Public Spaces Protection Orders (PSPOs) specify an area where activities are taking place that may negatively affect the local community's quality of life.

PSPOs impose conditions or restrictions on people using that area, such as alcohol bans or putting up gates (since 2014 PSPOs have replaced Alley Gating Orders).

Breach of a PSPO may be a criminal offence punishable by fixed penalty notice or prosecution.

What is a Public Spaces Protection Order

In October 2014 new legislation was introduced across England and Wales called the Antisocial Behaviour, Crime and Policing Act 2014. This allows local authorities to apply for Public Spaces Protection Orders (PSPOs).

PSPOs can only be introduced by a council after a necessary consultation, notification and publicity. A PSPO can last a maximum of three years, although it can be extended or varied (or discharged) during the course of its life.

PSPOs are intended to deal with a particular nuisance or problem in an area that negatively affects the local community's quality of life by imposing restrictions on certain behaviours.

A single PSPO can cover multiple restrictions, such as drinking alcohol on the street, begging and antisocial parking.

Who do PSPOs apply to

PSPOs apply to everyone when they're in an area where a PSPO is in place.

Where can a PSPO apply

The Local Authority can introduce a PSPO on any public space within its authority. The definition of a public space is wide and includes any place where the public or any section of the public has access to, whether this is by payment, by right or by express or implied permission.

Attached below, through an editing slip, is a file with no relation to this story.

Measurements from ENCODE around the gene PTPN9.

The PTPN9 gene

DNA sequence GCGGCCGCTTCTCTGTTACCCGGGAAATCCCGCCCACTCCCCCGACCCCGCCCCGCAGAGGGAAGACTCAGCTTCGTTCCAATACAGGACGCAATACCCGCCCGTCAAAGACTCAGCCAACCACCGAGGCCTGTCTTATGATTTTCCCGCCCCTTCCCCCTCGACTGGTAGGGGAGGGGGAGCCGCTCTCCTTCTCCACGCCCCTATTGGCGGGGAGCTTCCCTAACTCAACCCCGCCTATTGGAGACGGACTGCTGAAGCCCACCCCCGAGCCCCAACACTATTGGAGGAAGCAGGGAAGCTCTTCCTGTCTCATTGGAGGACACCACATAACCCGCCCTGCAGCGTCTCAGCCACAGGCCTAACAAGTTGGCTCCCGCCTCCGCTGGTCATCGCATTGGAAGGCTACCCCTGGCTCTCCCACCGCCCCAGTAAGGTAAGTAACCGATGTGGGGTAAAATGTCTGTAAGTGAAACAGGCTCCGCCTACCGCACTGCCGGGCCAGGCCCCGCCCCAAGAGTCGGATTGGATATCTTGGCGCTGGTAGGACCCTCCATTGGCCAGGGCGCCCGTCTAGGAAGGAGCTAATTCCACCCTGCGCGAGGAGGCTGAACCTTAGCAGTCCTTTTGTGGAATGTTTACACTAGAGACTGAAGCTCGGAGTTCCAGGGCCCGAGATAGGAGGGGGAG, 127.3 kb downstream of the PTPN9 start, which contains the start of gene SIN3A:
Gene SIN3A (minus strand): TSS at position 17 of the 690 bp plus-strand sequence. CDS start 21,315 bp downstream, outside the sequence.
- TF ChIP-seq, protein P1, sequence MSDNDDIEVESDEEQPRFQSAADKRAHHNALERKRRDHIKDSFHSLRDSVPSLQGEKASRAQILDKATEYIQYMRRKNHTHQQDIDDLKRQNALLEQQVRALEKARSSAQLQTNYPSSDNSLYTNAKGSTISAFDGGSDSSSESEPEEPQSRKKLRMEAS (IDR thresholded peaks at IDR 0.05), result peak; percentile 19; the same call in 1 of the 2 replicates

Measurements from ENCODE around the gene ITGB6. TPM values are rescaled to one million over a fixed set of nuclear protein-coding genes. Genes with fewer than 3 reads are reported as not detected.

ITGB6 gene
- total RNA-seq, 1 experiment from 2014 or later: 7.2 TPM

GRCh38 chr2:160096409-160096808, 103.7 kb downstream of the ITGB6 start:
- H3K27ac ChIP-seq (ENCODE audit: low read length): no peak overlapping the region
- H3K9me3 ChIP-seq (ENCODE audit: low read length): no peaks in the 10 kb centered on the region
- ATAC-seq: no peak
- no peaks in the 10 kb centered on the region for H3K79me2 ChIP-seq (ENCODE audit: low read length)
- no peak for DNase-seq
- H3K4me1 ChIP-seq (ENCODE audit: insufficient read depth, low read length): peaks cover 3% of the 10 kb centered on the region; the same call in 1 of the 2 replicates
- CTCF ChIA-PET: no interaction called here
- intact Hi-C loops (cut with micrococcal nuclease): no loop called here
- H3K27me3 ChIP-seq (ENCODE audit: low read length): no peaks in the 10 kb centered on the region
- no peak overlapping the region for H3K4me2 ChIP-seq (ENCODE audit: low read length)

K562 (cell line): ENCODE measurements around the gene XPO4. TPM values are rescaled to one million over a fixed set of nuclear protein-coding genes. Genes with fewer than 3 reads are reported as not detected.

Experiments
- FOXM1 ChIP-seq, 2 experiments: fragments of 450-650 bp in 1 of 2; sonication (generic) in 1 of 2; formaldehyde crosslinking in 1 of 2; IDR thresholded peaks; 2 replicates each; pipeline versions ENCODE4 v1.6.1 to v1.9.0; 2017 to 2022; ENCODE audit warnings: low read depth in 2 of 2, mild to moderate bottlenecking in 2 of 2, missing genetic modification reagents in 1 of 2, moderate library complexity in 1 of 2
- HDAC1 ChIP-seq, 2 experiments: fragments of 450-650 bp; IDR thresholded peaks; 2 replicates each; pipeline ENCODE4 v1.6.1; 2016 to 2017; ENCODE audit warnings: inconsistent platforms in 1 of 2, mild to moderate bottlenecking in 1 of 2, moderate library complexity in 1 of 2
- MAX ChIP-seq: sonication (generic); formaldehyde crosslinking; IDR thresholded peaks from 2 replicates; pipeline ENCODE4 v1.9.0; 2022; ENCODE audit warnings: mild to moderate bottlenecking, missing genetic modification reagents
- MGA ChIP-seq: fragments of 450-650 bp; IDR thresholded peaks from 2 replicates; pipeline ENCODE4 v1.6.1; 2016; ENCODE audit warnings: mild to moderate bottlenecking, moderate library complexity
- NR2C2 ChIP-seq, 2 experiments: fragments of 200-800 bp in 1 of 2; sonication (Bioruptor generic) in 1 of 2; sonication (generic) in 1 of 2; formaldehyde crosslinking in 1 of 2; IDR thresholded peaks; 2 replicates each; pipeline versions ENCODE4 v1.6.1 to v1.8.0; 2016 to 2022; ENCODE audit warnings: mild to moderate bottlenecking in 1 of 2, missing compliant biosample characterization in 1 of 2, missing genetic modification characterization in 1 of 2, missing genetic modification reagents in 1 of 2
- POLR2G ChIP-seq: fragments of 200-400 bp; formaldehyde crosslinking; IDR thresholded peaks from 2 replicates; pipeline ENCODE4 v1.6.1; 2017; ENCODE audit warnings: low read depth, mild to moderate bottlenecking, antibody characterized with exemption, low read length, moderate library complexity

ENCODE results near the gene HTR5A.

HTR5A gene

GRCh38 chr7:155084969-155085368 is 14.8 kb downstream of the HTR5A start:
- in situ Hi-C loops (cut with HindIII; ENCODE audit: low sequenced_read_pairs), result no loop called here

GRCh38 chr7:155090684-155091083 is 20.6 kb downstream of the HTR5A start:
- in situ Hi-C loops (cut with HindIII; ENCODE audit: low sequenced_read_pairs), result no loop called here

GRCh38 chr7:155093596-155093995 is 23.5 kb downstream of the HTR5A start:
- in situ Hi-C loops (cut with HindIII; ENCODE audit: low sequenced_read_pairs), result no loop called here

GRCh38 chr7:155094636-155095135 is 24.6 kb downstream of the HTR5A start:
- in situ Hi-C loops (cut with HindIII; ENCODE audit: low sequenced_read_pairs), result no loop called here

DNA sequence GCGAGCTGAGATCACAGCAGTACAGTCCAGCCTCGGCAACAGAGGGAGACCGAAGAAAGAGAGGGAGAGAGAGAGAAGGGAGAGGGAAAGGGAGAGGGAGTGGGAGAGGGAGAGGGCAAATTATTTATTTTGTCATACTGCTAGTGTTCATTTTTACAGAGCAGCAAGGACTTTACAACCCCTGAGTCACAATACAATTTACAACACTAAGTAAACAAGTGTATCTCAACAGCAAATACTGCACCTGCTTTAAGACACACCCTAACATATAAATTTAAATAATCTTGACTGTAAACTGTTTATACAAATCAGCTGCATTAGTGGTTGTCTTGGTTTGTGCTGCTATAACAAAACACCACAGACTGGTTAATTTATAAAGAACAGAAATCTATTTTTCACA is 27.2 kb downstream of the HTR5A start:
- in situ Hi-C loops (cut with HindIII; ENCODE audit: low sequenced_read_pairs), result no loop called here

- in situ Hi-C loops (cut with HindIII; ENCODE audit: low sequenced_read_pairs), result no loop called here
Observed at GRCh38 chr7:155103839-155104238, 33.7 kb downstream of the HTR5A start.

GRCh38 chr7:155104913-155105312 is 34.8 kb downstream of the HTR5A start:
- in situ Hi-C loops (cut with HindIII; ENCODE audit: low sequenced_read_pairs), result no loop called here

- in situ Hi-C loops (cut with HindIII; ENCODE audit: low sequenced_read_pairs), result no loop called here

Why were PSPOs introduced

PSPOs were designed to ensure the law-abiding majority can use and enjoy public spaces, safe from antisocial behaviour.

PSPOs are intended to deal with a particular nuisance or problem in an area that negatively affects the local community's quality of life by imposing restrictions on certain behaviours.

A single PSPO can cover multiple restrictions, such as drinking alcohol on the street, begging and antisocial parking.

What's the penalty for breaching a PSPO

PSPOs can be enforced by police officers, police community safety officers or any officer designated by the Local Authority. If you breach a PSPO, you can receive the following penalties:

  • A £100 fine on the spot, known as a Fixed Penalty Notice
  • A fine of up to £1,000 if the charge goes to court

Current PSPOs